When Chris Stewart tweeted about George Hall Elementary — “99% black. 98% student poverty. All proficient.” — skeptics wondered if the “miracle” was real.
The turnaround school in Mobile was one of the highest-performing schools in Alabama in 2013, according to Education Trust, I noted.
Ed Trust’s Karin Chenoweth explains how George Hall went from one of the worst-performing schools in the state in 2004 to one of the best. No miracles were involved, she writes.
A new principal followed “what research indicates is important” and aligned “curricula, lessons, professional development, schedules, budgets, discipline — everything — . . . to support high-quality instruction.”
“Our children can’t help what they come from,” Terri Tomlinson told me when she was the principal. “It’s our job to teach them. And I think we do a pretty good job of it.”
At George Hall I have read student essays, heard students read, and talked with them about what they’re learning and what they hope to be when they grow up. The children at George Hall are not “miracle” children but children who have ambitions and — like all humans — are hardwired to learn.
I believe the faculty and staff would find deeply offensive the idea that the only way that their students can achieve at high levels is through divine intervention.
Getting It Done: Leading Academic Success in Unexpected Schools (Harvard Education Press, 2011) by Chenoweth and Christina Theokas profiles Tomlinson and other leaders of 24 high-performing, rapidly improving schools that serve disadvantaged students.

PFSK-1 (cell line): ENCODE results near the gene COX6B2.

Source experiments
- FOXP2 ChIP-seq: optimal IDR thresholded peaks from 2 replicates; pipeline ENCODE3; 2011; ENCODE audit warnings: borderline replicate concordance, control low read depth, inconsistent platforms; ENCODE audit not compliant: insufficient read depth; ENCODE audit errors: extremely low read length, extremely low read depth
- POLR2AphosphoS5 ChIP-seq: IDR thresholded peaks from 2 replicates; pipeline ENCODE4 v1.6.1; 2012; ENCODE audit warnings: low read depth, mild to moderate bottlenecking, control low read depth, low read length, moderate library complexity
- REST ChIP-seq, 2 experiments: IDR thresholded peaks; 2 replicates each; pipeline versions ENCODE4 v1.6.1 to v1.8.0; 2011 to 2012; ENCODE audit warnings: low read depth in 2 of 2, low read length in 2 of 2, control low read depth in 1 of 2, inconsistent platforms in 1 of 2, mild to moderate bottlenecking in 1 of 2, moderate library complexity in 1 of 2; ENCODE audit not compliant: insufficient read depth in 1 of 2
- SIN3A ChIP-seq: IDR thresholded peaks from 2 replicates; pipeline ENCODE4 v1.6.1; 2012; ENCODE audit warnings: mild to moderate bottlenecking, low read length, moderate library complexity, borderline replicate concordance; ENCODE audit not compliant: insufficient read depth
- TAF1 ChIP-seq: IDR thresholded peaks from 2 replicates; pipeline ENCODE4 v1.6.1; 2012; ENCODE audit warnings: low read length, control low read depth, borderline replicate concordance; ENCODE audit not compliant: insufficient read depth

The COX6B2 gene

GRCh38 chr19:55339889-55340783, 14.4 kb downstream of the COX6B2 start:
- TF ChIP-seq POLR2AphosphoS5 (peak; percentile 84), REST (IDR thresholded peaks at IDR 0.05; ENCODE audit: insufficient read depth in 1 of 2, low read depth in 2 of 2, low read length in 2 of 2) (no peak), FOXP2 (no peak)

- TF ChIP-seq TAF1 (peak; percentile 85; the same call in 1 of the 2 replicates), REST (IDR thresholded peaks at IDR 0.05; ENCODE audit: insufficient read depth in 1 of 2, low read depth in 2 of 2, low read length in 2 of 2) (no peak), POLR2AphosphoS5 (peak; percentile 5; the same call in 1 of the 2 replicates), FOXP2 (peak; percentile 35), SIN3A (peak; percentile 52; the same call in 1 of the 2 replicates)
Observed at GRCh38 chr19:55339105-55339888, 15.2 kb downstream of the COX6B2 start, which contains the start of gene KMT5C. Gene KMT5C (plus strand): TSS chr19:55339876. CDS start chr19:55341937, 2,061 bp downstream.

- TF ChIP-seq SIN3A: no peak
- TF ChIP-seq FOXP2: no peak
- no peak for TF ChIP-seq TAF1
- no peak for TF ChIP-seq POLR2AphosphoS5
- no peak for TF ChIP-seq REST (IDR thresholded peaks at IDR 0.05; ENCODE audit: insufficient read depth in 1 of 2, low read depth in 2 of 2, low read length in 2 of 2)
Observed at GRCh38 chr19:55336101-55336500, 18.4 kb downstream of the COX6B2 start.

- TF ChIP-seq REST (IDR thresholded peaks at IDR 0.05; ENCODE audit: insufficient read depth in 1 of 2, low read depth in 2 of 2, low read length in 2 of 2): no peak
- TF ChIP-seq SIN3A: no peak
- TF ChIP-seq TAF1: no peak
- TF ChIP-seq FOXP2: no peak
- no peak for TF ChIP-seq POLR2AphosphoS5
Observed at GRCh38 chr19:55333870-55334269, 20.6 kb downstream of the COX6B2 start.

WBHM profiled George Hall in 2012 as part of a series on turnaround schools.
In 2004, the district transferred most of the teachers, hired Tomlinson and let her recruit a new set of teachers with “a strong work ethic and a belief that all kids can learn at a high level,” reports Dan Carsen. Teachers were offered $4,000 signing bonuses plus performance bonuses.
The community was angry about the changes, says Tomlinson. “We were a predominantly white staff and a white principal who came into a black school with a predominantly black staff and a black principal, and it was … it was hard for it not to be racial. And there were threats.”
The principal and teachers “leave nothing about teaching and learning to chance. They’re very strategic,” says Alabama Superintendent Tommy Bice. “They know where every child is. They have a plan ensure that they move from point A to point B. If they’re not moving along that trajectory, they have a plan to intervene.”
Teachers assess students very frequently, and principal Tomlinson analyzes the data every day. Faculty planning time is protected, and instructional time is guarded like treasure. Tomlinson says you practically need a letter from the Pope to get on the intercom, and teachers recently voted to lengthen the school day by 50 minutes.
Teachers use common lesson plans, and group planning sessions often span grade levels. Collaboration is key.
There are a few white students now, writes Carsen. They are the children of teachers.